In a concurrence to a per curiam opinion affirming a District Court’s imposition of a life sentence, Judge Posner laid down some social cost calculus, assessing how expensive it is to lock someone up for life–both in terms of how much it costs to incarcerate them, but also the prisoner’s inability to contribute taxpayer dollars to pay for that care.
I write separately merely to remind the district judges of this circuit of the importance of careful consideration of the wisdom of imposing de facto life sentences . . . .
Federal imprisonment is expensive to the government; the average expense of maintaining a federal prisoner for a year is between $25,000 and $30,000, Notice, Bureau of Prisons, 76 Fed. Reg. 57081 (Sept. 15, 2011), www.gpo.gov/fdsys/pkg/FR-20 11 -09-15/pdf/2011- 23618.pdf, and the expense rises steeply with the prisoner’s age because the medical component of a prisoner’s expense will rise with his age, especially if he is still alive in his 70s (not to mention his 80s or 90s). It has been estimated that an elderly prisoner costs the prison system between $60,000 and $70,000 a year. Kelly Porcella, Note, “The Past Coming Back to Haunt Them: The Prosecution and Sentencing of Once Deadly But Now Elderly Criminals,” 81 St. John’s L. Rev. 369, 383 (2007).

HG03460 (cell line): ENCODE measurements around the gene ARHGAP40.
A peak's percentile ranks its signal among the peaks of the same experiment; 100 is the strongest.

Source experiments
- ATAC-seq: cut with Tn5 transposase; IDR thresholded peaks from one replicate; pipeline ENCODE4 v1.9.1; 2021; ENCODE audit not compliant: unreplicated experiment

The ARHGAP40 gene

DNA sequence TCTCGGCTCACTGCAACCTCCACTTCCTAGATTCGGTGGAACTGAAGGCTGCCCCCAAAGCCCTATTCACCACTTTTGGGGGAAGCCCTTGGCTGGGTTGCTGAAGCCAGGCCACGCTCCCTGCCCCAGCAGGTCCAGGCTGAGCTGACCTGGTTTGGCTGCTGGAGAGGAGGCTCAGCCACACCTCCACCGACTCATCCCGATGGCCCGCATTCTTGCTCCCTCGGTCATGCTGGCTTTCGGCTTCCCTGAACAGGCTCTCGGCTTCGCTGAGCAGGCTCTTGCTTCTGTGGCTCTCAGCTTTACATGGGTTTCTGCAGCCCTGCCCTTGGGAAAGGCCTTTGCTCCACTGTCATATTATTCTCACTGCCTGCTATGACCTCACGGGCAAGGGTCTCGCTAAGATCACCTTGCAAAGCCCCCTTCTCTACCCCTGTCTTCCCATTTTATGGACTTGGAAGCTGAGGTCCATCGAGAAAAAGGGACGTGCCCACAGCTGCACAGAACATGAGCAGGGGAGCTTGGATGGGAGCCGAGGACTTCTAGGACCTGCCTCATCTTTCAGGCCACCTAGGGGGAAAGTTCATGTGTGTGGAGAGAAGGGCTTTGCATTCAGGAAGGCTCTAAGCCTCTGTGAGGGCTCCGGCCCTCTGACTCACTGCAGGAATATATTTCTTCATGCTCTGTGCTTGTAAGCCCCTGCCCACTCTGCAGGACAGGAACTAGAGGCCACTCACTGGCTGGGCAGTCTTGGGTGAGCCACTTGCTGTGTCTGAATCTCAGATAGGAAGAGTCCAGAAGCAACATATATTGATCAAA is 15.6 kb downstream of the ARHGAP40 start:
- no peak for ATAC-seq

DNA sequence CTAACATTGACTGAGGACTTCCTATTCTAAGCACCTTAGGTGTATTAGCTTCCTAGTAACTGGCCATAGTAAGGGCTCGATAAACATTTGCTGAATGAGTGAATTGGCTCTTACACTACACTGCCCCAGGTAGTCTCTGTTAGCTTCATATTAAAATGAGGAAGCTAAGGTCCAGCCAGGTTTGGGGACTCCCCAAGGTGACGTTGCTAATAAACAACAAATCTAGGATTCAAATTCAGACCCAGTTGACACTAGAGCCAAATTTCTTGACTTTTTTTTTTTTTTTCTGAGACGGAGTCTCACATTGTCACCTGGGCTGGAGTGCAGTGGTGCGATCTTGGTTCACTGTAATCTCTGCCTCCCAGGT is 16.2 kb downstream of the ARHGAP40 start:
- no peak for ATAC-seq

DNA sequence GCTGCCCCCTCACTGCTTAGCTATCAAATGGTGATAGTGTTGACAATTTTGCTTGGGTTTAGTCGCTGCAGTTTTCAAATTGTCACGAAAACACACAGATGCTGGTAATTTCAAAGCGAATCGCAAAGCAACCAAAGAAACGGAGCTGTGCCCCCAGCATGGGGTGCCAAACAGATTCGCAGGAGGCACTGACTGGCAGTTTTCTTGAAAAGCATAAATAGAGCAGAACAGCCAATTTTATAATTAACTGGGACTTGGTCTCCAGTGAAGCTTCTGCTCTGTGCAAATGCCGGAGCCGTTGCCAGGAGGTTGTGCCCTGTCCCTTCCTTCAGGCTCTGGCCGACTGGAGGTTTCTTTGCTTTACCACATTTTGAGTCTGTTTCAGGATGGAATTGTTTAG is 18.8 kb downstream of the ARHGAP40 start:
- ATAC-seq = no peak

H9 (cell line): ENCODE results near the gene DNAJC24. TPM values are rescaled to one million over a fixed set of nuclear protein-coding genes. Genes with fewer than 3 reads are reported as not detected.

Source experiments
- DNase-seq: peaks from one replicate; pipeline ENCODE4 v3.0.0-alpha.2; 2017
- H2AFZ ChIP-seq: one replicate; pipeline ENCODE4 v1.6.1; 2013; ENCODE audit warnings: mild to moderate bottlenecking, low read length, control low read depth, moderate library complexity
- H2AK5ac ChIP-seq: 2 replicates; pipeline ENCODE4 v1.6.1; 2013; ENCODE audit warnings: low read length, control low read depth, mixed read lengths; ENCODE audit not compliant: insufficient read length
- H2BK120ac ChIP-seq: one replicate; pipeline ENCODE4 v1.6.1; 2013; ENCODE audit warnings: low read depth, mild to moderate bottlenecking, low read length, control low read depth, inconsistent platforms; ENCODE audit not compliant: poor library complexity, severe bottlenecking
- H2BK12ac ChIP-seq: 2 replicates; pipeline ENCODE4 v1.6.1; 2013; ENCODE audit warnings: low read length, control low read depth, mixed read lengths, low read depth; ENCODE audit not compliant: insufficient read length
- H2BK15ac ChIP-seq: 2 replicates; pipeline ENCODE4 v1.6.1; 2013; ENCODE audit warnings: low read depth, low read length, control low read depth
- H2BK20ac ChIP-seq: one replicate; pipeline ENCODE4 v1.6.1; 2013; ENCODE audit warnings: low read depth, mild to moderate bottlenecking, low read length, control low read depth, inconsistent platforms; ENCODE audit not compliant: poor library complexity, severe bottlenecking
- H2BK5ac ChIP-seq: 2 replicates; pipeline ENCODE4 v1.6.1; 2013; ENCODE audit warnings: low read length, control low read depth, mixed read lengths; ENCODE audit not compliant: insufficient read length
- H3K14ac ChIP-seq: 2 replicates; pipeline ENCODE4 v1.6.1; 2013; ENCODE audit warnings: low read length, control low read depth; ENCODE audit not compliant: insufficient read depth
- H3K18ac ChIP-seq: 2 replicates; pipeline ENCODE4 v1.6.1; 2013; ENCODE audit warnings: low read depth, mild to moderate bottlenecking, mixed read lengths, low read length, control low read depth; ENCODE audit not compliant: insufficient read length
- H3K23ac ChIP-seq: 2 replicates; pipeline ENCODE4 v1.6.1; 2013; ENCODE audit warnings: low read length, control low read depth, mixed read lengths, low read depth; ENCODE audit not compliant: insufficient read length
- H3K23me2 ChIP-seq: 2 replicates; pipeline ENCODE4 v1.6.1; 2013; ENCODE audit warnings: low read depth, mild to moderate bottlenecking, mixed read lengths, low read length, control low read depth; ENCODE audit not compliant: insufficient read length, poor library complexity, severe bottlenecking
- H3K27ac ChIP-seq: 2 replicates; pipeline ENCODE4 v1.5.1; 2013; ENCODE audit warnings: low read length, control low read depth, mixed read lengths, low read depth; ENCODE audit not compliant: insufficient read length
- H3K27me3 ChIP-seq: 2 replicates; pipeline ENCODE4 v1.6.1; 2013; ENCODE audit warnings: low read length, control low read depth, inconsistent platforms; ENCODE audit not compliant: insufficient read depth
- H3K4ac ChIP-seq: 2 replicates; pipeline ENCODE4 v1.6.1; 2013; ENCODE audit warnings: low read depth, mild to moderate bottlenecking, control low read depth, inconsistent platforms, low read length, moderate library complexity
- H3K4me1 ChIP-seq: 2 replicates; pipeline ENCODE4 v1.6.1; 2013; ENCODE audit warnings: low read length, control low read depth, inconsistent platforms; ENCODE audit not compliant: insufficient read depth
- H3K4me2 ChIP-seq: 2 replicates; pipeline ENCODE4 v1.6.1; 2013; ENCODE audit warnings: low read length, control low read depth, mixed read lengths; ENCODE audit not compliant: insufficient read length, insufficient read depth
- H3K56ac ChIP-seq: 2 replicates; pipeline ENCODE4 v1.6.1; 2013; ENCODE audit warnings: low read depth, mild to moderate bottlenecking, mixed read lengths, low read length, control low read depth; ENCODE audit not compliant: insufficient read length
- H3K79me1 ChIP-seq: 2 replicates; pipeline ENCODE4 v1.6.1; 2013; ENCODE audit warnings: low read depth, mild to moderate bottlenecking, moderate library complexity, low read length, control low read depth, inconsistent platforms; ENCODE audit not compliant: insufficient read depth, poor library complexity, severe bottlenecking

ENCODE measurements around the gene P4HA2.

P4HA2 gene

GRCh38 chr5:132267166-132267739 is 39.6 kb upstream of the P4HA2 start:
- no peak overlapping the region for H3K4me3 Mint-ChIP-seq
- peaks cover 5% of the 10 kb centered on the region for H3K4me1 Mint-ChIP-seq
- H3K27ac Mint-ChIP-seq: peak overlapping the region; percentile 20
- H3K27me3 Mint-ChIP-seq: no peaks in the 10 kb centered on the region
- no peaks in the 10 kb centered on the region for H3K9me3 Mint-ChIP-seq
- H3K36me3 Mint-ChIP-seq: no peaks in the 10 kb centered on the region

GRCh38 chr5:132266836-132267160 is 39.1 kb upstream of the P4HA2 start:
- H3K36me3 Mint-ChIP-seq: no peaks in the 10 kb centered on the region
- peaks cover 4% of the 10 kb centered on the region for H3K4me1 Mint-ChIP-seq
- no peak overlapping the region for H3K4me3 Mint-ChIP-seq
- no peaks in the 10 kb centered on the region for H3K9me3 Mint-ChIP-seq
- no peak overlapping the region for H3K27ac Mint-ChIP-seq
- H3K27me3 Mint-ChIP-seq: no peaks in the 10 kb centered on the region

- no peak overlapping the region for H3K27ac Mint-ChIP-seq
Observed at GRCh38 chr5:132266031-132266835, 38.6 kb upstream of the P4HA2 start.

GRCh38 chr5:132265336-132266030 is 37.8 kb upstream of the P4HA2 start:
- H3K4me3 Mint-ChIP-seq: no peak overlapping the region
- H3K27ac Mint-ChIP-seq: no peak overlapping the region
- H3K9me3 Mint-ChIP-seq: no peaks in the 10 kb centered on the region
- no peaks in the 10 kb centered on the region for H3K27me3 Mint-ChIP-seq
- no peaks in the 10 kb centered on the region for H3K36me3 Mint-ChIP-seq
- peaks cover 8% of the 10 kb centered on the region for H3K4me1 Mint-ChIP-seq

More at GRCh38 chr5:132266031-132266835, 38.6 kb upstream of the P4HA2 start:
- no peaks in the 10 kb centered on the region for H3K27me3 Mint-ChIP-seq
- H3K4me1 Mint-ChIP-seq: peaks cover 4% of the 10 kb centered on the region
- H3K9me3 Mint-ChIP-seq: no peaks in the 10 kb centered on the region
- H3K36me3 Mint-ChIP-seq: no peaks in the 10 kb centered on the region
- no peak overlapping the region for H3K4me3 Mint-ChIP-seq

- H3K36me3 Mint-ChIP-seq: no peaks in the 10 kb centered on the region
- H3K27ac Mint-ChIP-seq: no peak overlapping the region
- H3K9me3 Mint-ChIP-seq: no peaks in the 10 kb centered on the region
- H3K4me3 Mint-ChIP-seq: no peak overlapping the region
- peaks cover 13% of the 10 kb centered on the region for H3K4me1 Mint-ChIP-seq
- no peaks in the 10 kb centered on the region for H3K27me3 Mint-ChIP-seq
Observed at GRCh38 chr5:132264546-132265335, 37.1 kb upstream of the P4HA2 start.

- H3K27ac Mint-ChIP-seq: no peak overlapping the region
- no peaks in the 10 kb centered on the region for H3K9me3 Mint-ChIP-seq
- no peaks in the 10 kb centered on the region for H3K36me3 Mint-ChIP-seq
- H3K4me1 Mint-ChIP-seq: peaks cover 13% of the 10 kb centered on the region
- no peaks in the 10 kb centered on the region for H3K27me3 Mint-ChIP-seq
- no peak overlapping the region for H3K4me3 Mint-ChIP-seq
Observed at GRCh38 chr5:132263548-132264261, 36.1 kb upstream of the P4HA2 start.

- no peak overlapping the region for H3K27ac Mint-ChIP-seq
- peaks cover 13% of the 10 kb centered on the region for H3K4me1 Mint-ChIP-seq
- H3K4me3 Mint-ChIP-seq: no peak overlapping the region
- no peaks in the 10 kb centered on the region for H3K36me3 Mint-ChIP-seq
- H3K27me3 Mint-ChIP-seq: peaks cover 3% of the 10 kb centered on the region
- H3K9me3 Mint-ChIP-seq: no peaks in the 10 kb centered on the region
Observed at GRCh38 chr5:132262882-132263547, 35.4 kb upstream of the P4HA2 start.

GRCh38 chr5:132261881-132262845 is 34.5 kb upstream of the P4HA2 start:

That is not a net social cost, because if free these elderly prisoners would in all likelihood receive Medicare and maybe Medicaid benefits to cover their medical expenses. But if freed before they became elderly, and employed, they would have contributed to the Medicare and Medicaid programs through payroll taxes—which is a reminder of an additional social cost of imprisonment: the loss of whatever income the prisoner might lawfully have earned had he been free, income reflecting his contribution to society through lawful employment. The social costs of imprisonment should in principle be compared with the benefits of imprisonment to the society, consisting mainly of deterrence and incapacitation.
A sentencing judge should therefore consider the incremental deterrent and incapacitative effects of a very long sentence compared to a somewhat shorter one. An impressive body of economic research (summarized and extended in David S. Abrams, “The Imprisoner’s Dilemma: A Cost Benefit Approach to Incarceration,” forthcoming in Iowa Law Review) finds for example that forgoing imprisonment as punishment of criminals whose crimes inflict little harm may save more in costs of imprisonment than the cost in increased crime that it creates. Ours is not a “little crime” case, and not even the defendant suggests that probation would be an appropriate punishment. But it is a lifetime imprisonment case, and the implications for cost, incapacitation, and deterrence create grounds for questioning that length of sentence.